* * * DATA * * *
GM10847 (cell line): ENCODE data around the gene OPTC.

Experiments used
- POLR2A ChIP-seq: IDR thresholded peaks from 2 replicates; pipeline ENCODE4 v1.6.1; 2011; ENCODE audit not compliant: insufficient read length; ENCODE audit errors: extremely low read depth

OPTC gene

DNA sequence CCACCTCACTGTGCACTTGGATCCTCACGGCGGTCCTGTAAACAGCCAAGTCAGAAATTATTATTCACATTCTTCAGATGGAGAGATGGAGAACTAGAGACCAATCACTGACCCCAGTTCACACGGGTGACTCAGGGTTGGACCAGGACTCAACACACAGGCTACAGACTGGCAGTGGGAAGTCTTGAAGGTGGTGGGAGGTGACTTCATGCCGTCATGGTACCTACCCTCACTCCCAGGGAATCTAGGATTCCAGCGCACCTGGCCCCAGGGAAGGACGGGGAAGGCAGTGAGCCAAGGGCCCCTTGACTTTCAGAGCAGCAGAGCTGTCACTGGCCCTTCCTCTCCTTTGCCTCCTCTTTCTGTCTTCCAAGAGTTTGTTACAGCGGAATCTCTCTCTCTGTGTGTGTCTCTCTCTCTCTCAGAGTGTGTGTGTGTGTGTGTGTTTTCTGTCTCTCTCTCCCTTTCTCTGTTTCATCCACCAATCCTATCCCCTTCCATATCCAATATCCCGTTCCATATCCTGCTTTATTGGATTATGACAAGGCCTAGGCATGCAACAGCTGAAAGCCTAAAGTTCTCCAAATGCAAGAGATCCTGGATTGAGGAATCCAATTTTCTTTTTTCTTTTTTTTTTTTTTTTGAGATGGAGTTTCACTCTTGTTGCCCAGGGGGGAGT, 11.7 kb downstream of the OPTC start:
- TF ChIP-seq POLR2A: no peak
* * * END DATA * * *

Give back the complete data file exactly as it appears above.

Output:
GM10847 (cell line): ENCODE data around the gene OPTC.

Experiments used
- POLR2A ChIP-seq: IDR thresholded peaks from 2 replicates; pipeline ENCODE4 v1.6.1; 2011; ENCODE audit not compliant: insufficient read length; ENCODE audit errors: extremely low read depth

OPTC gene

DNA sequence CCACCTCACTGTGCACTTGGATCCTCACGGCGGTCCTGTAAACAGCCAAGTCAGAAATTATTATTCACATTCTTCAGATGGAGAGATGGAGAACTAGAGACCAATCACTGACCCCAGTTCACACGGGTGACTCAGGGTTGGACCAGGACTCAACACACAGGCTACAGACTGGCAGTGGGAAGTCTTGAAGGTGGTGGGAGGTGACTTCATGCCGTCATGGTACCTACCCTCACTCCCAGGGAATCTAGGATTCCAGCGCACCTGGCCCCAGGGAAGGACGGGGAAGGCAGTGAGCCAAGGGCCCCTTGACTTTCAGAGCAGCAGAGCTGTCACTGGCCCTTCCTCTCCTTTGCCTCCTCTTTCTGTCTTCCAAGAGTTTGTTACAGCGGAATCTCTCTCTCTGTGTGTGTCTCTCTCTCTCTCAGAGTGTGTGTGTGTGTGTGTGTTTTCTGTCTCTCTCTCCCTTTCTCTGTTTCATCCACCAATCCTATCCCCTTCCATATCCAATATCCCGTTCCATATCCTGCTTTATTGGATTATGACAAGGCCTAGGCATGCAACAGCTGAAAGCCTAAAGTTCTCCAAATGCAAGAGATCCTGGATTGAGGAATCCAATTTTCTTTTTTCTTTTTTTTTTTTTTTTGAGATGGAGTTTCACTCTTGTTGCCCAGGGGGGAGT, 11.7 kb downstream of the OPTC start:
- TF ChIP-seq POLR2A: no peak